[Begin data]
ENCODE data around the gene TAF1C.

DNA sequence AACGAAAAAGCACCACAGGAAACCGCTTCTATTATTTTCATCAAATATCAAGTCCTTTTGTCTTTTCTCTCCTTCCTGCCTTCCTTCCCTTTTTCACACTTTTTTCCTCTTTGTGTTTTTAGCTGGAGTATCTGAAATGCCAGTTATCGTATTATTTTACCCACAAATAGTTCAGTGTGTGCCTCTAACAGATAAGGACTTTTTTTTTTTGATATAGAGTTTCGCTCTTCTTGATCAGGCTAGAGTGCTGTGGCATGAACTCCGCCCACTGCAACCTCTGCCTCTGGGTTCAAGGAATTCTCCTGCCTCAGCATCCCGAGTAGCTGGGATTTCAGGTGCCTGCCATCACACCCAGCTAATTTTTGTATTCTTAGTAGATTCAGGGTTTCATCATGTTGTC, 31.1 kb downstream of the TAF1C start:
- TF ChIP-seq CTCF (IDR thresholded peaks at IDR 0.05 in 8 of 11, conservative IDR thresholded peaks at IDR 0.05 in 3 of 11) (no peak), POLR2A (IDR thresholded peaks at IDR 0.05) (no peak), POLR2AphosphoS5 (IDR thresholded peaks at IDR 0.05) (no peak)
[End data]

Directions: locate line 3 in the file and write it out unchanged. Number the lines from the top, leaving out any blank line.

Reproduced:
- TF ChIP-seq CTCF (IDR thresholded peaks at IDR 0.05 in 8 of 11, conservative IDR thresholded peaks at IDR 0.05 in 3 of 11) (no peak), POLR2A (IDR thresholded peaks at IDR 0.05) (no peak), POLR2AphosphoS5 (IDR thresholded peaks at IDR 0.05) (no peak)